Women Due in Court on Charges They Care for Feral Cats

August 3, 2012

By John Burton

SHREWSBURY — When you call Ruth Rapkin’s Sycamore Avenue home in Tinton Falls, her voice message tells the caller: “I can’t come to phone right now. The cat’s got my tongue.”

But Rapkin and another woman will have an opportunity to talk about cats, or their lawyer will, when the two are expected to appear in municipal court on Tuesday, Aug. 7, on allegations of caring for a colony of feral felines.

Borough Animal Control Officer Henry Perez issued a series of summons charging Rapkin and Jeanette Petti, Oceanport, with failing to have at least five cats licensed and vaccinated against rabies and creating a “nuisance upon public and private property.” According to the summons, the cats allegedly soiled and defiled property, in violation of a local ordinance.

When contacted on Aug. 1, Petti declined to speak specifically about the charges. “I’m waiting for the next court appearance before I make any comment,” she said. “There’s a lot involved. We’re trying to do the right thing.”

Rapkin and Petti’s lawyer, Isabelle R. Strauss, Toms River, did not immediately return a call placed to her office.

Perez, who also serves as Red Bank’s animal control officer, did not respond to numerous calls requesting comment on the matter.

A written request by The Two River TimesTM under the state’s Open Public Records Act (OPRA) provided copies of the summons and a narrative of events and allegations drafted by Perez and Karen Lloyd, an assistant to the borough clerk.

According to the information supplied, the animal control office received an anonymous phone call back in March complaining about a cat colony on Avenue of the Commons.

Perez then contacted the two women in March. Rapkin told Perez that Petti was the primary owner of the property and she worked as Petti’s assistant. Perez indicated he told the women the makeshift cat shelter on the property would have to be removed along with the cats.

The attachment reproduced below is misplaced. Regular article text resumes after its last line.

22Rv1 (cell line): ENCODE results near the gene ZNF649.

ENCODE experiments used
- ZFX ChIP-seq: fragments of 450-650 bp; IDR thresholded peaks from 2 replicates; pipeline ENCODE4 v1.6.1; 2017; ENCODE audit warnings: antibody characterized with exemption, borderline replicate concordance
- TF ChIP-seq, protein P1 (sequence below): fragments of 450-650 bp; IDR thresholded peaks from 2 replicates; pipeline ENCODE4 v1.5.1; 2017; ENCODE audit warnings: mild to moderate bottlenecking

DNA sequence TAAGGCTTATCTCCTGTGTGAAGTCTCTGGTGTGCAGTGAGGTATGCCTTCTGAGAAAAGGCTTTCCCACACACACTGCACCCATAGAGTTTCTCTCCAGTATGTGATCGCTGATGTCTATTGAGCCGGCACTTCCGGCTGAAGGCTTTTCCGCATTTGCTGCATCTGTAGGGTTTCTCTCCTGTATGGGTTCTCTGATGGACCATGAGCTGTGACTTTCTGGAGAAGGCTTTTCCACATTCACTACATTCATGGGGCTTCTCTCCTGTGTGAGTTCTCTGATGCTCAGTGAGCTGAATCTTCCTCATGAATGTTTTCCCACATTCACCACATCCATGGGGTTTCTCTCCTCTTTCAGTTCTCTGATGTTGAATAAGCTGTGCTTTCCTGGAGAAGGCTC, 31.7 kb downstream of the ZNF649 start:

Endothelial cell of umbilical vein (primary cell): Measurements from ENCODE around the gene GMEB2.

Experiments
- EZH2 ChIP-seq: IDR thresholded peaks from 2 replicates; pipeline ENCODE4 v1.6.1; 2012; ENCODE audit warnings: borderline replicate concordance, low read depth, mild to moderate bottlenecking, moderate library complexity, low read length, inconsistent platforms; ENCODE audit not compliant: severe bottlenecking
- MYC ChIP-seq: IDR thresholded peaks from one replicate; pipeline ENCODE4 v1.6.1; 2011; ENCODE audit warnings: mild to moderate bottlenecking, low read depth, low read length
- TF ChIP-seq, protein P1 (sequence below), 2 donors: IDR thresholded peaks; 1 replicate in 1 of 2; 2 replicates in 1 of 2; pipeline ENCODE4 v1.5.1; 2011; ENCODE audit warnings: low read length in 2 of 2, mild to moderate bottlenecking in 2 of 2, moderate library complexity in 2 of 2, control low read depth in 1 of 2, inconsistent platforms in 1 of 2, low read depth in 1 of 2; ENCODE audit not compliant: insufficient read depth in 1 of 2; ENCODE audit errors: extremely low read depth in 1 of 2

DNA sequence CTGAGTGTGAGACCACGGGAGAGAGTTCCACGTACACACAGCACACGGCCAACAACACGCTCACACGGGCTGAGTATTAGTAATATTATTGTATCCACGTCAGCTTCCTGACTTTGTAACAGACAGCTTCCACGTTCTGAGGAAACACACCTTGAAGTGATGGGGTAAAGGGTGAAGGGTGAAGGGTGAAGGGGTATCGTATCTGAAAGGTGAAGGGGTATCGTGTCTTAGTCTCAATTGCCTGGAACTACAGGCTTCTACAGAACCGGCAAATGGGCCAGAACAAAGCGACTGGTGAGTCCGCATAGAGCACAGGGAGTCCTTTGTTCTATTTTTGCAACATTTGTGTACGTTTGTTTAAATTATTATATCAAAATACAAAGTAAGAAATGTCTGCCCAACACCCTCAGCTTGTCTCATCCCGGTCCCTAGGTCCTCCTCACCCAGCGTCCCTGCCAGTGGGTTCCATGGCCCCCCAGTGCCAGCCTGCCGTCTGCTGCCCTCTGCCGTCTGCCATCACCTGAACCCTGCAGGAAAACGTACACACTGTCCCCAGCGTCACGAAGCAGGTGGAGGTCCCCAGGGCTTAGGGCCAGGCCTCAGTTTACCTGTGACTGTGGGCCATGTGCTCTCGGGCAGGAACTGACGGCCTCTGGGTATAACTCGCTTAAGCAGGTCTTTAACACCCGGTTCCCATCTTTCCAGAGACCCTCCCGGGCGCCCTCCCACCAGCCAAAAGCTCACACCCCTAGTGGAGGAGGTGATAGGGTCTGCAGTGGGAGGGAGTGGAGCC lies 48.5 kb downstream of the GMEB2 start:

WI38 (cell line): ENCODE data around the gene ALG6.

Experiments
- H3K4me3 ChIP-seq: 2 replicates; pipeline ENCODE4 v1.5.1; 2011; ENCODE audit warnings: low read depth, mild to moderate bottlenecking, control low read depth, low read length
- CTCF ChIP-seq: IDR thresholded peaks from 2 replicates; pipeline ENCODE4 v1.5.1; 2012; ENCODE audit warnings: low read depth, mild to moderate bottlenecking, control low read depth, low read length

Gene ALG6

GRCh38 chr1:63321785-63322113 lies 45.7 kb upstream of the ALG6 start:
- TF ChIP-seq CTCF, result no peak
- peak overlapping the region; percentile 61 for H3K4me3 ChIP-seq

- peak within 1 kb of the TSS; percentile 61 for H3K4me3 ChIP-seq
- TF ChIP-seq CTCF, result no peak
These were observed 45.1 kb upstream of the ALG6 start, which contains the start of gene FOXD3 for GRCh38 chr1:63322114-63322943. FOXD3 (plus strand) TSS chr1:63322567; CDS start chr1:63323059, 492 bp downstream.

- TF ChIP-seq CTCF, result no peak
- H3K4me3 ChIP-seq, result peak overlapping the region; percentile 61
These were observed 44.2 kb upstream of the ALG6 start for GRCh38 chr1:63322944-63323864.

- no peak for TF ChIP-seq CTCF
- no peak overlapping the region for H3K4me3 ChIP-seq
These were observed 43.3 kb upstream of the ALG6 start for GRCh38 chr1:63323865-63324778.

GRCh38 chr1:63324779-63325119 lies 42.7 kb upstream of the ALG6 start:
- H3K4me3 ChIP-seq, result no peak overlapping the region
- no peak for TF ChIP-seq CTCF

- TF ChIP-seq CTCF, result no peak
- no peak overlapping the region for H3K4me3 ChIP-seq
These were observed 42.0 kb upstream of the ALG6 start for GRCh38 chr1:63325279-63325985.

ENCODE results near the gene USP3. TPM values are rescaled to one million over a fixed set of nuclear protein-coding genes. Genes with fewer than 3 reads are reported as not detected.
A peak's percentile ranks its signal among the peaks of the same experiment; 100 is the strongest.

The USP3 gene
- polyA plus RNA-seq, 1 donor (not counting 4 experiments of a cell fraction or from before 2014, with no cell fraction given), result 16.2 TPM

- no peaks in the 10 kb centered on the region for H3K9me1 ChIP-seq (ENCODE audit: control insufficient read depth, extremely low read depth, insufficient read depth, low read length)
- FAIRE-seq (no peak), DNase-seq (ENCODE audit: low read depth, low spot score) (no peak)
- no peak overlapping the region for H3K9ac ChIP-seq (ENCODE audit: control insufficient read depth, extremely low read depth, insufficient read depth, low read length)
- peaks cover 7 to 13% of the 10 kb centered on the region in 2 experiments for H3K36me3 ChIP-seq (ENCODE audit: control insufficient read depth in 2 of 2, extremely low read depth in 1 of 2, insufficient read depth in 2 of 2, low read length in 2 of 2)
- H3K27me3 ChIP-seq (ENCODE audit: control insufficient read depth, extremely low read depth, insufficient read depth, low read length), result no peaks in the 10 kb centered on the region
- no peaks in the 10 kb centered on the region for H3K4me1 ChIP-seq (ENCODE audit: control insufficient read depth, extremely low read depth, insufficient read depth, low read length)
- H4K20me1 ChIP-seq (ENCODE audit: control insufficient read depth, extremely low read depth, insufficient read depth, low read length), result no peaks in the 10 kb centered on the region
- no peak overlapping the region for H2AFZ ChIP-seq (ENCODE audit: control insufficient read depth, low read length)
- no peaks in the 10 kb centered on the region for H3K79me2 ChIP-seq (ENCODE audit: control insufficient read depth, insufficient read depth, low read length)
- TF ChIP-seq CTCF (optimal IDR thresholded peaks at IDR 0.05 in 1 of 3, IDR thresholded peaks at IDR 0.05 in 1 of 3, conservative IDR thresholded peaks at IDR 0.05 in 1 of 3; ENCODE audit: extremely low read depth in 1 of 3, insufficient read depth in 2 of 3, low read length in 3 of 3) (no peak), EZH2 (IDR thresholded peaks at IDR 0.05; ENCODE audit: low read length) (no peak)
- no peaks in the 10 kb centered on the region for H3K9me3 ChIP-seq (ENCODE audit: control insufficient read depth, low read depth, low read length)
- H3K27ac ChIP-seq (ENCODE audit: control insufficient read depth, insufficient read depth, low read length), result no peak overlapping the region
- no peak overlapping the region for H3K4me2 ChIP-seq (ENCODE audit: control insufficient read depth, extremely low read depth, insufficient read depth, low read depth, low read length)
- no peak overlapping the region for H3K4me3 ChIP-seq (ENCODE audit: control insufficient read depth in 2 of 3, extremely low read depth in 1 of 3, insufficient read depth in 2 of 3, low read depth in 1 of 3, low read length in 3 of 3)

By April, according to Perez’s written statement, Petti allegedly told him she was unable to relocate the cats and wanted to discuss the matter with the mayor and borough council.

Mayor Donald Burden also declined to make any public comment on the matter on advice of legal counsel.

In his meeting with the borough attorney and administrator, Perez said in his report, officials were “all in agreement with the borough ordinance due highly to the health issue that this could cause, especially being so close to a school,” presumably meaning the Creative Learning Center, 160 Avenue of the Commons, a private K-1 nursery school.

In June, Jerry Rosenthal, executive director of the Monmouth County SPCA, acknowledged being aware of the Shrewsbury situation, though the agency was not directly involved.

“In terms of the larger issue,” of addressing feral cat populations, Rosenthal explained, “we are advocates of a trap-neuter-return program.”

The program has been formally adopted by Sea Bright, Highlands and Eatontown. SPCA representatives assist in rounding up the wild cats, vaccinate them and help find caretakers with appropriate sites for the animals.

The program has been very effective in addressing feral populations, basically eliminating the problem for a town in a few years, he said.

Beach towns, like Sea Bright, are prone to having a feral cat problem. He said people who come for the summer sometime “leave the cat” when they return home.

“The problem starts off with irresponsible pet owners,” Rosenthal charged, leaving it to his group to work with some private organizations and individuals to remedy it.

Homes can often be found for cats if they are young enough and haven’t become truly feral. The prospect for older ones, which have been living on their own for some time, is more final. “We will have to put that cat down because it’s unadoptable,” Rosenthal said.